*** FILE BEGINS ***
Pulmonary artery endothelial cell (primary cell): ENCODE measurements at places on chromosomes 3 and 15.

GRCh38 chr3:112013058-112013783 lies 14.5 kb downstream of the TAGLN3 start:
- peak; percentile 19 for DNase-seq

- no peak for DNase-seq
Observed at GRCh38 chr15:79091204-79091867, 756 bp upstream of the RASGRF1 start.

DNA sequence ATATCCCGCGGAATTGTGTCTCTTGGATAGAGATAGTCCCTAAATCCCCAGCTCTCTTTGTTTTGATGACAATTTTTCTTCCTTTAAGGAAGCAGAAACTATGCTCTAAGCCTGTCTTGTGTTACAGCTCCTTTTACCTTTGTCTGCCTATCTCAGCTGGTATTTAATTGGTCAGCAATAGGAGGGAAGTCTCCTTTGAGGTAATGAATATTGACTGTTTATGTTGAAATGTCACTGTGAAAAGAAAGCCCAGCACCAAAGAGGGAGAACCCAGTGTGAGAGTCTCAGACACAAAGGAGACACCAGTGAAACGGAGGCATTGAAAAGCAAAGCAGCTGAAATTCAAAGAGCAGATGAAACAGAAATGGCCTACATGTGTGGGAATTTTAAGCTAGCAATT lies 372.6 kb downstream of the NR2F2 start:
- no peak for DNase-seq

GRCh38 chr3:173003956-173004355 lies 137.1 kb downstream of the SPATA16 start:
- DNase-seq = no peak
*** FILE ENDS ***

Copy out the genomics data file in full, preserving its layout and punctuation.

Pulmonary artery endothelial cell (primary cell): ENCODE measurements at places on chromosomes 3 and 15.

GRCh38 chr3:112013058-112013783 lies 14.5 kb downstream of the TAGLN3 start:
- peak; percentile 19 for DNase-seq

- no peak for DNase-seq
Observed at GRCh38 chr15:79091204-79091867, 756 bp upstream of the RASGRF1 start.

DNA sequence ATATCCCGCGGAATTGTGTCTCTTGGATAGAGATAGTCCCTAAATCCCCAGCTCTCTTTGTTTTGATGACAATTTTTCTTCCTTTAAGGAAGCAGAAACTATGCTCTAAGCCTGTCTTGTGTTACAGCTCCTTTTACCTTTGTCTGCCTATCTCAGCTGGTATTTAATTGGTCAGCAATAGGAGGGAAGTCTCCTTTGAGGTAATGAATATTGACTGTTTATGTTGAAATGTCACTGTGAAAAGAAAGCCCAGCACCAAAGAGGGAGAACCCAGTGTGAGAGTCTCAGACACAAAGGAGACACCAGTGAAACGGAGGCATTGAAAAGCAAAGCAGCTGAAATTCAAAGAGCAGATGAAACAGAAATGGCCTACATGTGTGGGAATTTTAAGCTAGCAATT lies 372.6 kb downstream of the NR2F2 start:
- no peak for DNase-seq

GRCh38 chr3:173003956-173004355 lies 137.1 kb downstream of the SPATA16 start:
- DNase-seq = no peak